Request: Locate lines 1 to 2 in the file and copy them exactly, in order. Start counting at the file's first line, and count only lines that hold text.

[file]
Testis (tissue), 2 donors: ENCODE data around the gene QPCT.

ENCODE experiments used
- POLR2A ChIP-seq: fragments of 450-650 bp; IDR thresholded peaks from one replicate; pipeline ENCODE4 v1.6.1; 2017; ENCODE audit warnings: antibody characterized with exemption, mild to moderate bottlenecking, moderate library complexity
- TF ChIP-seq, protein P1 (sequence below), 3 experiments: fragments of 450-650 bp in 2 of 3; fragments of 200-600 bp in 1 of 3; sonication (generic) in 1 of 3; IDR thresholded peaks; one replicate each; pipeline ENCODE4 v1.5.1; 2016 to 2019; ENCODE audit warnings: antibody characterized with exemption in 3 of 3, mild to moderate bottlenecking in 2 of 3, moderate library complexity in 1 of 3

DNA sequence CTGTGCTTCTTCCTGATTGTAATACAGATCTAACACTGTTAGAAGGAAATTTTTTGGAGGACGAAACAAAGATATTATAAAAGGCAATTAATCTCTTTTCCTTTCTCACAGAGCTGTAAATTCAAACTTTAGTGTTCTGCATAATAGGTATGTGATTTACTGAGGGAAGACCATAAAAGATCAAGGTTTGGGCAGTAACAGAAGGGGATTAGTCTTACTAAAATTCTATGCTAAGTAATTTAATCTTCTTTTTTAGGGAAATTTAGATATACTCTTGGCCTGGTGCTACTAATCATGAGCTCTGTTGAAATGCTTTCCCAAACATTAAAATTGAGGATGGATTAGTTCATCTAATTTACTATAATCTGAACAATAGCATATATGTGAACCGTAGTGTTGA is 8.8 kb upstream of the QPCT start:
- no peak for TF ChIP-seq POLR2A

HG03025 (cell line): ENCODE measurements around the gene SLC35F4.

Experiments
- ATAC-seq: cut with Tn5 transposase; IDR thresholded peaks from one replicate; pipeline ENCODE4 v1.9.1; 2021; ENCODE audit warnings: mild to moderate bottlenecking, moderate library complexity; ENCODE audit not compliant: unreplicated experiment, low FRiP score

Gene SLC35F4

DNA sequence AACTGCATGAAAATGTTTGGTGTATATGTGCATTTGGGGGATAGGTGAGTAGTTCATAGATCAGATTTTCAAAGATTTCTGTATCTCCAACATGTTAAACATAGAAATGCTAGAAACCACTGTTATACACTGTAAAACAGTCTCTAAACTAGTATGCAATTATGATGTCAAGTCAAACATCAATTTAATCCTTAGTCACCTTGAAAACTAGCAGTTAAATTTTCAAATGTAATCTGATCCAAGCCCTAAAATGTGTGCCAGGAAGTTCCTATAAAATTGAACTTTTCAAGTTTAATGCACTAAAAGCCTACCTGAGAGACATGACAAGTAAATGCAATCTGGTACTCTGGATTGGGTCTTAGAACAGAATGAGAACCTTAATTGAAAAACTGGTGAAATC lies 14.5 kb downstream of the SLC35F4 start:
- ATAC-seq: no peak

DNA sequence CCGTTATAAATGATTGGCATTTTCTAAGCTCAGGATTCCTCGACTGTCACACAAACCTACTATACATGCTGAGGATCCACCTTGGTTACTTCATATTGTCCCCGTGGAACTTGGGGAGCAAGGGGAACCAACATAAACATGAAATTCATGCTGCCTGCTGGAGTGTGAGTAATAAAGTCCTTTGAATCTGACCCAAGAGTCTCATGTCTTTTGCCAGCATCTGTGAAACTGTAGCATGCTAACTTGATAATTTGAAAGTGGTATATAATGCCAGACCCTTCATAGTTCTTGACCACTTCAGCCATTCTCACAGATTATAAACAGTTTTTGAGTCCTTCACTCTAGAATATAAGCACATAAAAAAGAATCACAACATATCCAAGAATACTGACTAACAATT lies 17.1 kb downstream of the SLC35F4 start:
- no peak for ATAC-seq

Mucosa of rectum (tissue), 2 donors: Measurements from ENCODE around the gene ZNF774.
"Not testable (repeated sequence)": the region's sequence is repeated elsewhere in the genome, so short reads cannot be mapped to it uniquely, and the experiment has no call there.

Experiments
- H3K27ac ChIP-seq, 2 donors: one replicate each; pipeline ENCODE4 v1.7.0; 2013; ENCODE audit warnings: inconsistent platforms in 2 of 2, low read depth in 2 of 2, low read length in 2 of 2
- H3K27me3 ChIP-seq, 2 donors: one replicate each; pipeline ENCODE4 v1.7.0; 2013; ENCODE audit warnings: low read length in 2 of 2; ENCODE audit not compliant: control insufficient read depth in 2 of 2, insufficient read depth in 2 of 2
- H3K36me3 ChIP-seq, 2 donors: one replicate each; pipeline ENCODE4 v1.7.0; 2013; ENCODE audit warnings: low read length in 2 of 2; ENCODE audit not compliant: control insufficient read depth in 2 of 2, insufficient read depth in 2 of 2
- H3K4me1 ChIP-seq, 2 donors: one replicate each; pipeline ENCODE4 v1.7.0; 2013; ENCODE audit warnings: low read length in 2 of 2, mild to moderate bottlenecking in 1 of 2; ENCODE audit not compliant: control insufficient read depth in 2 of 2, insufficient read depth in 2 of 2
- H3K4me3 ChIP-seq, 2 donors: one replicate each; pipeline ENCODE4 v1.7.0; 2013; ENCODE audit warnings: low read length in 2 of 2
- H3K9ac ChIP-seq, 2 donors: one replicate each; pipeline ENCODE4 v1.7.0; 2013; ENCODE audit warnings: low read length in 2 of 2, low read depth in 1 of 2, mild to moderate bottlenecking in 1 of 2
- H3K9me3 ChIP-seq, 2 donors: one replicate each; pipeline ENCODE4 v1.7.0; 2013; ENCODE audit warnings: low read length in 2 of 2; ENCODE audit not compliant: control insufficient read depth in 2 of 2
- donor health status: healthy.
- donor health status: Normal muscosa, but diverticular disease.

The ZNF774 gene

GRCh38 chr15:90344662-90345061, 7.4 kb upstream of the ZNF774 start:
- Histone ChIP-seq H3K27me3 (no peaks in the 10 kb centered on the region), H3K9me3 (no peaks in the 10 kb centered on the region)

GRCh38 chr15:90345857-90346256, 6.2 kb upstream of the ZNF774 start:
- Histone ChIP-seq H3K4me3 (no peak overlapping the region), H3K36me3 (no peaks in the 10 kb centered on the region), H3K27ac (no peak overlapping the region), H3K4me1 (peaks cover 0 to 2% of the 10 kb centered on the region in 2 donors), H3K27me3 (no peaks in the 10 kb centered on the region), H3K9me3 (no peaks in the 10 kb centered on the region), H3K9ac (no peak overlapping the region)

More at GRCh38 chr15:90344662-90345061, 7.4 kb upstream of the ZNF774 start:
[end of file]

Testis (tissue), 2 donors: ENCODE data around the gene QPCT.

ENCODE experiments used